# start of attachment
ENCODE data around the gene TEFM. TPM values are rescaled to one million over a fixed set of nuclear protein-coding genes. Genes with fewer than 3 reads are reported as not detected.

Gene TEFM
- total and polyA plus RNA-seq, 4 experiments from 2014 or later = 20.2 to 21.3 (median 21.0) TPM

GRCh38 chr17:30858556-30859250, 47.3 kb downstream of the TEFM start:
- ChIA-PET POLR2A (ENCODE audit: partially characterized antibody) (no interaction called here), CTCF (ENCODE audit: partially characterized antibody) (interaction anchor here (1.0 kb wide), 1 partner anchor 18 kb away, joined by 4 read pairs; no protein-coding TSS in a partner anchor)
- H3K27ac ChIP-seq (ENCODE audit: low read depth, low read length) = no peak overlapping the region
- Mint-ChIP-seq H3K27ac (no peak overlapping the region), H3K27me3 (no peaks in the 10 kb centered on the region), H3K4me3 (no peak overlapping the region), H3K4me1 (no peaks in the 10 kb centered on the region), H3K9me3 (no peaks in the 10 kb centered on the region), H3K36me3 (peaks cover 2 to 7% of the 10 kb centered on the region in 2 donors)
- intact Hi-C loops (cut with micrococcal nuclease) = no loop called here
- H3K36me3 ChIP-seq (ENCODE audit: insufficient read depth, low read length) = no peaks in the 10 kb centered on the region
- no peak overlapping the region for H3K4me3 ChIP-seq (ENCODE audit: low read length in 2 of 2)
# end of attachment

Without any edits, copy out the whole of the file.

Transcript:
ENCODE data around the gene TEFM. TPM values are rescaled to one million over a fixed set of nuclear protein-coding genes. Genes with fewer than 3 reads are reported as not detected.

Gene TEFM
- total and polyA plus RNA-seq, 4 experiments from 2014 or later = 20.2 to 21.3 (median 21.0) TPM

GRCh38 chr17:30858556-30859250, 47.3 kb downstream of the TEFM start:
- ChIA-PET POLR2A (ENCODE audit: partially characterized antibody) (no interaction called here), CTCF (ENCODE audit: partially characterized antibody) (interaction anchor here (1.0 kb wide), 1 partner anchor 18 kb away, joined by 4 read pairs; no protein-coding TSS in a partner anchor)
- H3K27ac ChIP-seq (ENCODE audit: low read depth, low read length) = no peak overlapping the region
- Mint-ChIP-seq H3K27ac (no peak overlapping the region), H3K27me3 (no peaks in the 10 kb centered on the region), H3K4me3 (no peak overlapping the region), H3K4me1 (no peaks in the 10 kb centered on the region), H3K9me3 (no peaks in the 10 kb centered on the region), H3K36me3 (peaks cover 2 to 7% of the 10 kb centered on the region in 2 donors)
- intact Hi-C loops (cut with micrococcal nuclease) = no loop called here
- H3K36me3 ChIP-seq (ENCODE audit: insufficient read depth, low read length) = no peaks in the 10 kb centered on the region
- no peak overlapping the region for H3K4me3 ChIP-seq (ENCODE audit: low read length in 2 of 2)